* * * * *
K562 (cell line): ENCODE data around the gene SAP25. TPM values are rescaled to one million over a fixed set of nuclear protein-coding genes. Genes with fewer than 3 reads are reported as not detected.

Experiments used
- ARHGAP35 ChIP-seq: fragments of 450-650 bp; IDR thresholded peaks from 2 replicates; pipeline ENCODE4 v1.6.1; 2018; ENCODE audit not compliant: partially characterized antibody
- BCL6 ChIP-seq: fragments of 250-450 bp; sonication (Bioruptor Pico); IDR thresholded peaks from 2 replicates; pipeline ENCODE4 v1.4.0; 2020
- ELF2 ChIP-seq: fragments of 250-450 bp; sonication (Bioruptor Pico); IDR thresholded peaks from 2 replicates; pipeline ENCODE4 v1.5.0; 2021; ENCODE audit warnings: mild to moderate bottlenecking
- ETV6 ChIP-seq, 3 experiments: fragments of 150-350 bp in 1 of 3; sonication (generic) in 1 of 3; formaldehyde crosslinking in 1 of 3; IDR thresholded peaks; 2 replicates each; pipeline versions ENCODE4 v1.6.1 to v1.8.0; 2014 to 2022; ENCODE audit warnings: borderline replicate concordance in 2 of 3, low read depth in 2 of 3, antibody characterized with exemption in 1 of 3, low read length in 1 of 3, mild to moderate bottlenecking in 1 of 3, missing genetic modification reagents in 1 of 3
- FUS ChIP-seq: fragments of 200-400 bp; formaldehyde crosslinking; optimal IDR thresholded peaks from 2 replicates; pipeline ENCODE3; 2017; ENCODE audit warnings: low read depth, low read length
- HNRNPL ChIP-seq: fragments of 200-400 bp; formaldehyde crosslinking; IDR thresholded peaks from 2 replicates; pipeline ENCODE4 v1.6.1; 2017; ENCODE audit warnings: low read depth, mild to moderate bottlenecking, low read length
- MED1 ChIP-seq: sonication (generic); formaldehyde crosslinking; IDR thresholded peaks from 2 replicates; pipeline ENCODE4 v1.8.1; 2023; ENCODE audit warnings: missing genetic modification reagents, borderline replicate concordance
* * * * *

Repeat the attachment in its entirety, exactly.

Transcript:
K562 (cell line): ENCODE data around the gene SAP25. TPM values are rescaled to one million over a fixed set of nuclear protein-coding genes. Genes with fewer than 3 reads are reported as not detected.

Experiments used
- ARHGAP35 ChIP-seq: fragments of 450-650 bp; IDR thresholded peaks from 2 replicates; pipeline ENCODE4 v1.6.1; 2018; ENCODE audit not compliant: partially characterized antibody
- BCL6 ChIP-seq: fragments of 250-450 bp; sonication (Bioruptor Pico); IDR thresholded peaks from 2 replicates; pipeline ENCODE4 v1.4.0; 2020
- ELF2 ChIP-seq: fragments of 250-450 bp; sonication (Bioruptor Pico); IDR thresholded peaks from 2 replicates; pipeline ENCODE4 v1.5.0; 2021; ENCODE audit warnings: mild to moderate bottlenecking
- ETV6 ChIP-seq, 3 experiments: fragments of 150-350 bp in 1 of 3; sonication (generic) in 1 of 3; formaldehyde crosslinking in 1 of 3; IDR thresholded peaks; 2 replicates each; pipeline versions ENCODE4 v1.6.1 to v1.8.0; 2014 to 2022; ENCODE audit warnings: borderline replicate concordance in 2 of 3, low read depth in 2 of 3, antibody characterized with exemption in 1 of 3, low read length in 1 of 3, mild to moderate bottlenecking in 1 of 3, missing genetic modification reagents in 1 of 3
- FUS ChIP-seq: fragments of 200-400 bp; formaldehyde crosslinking; optimal IDR thresholded peaks from 2 replicates; pipeline ENCODE3; 2017; ENCODE audit warnings: low read depth, low read length
- HNRNPL ChIP-seq: fragments of 200-400 bp; formaldehyde crosslinking; IDR thresholded peaks from 2 replicates; pipeline ENCODE4 v1.6.1; 2017; ENCODE audit warnings: low read depth, mild to moderate bottlenecking, low read length
- MED1 ChIP-seq: sonication (generic); formaldehyde crosslinking; IDR thresholded peaks from 2 replicates; pipeline ENCODE4 v1.8.1; 2023; ENCODE audit warnings: missing genetic modification reagents, borderline replicate concordance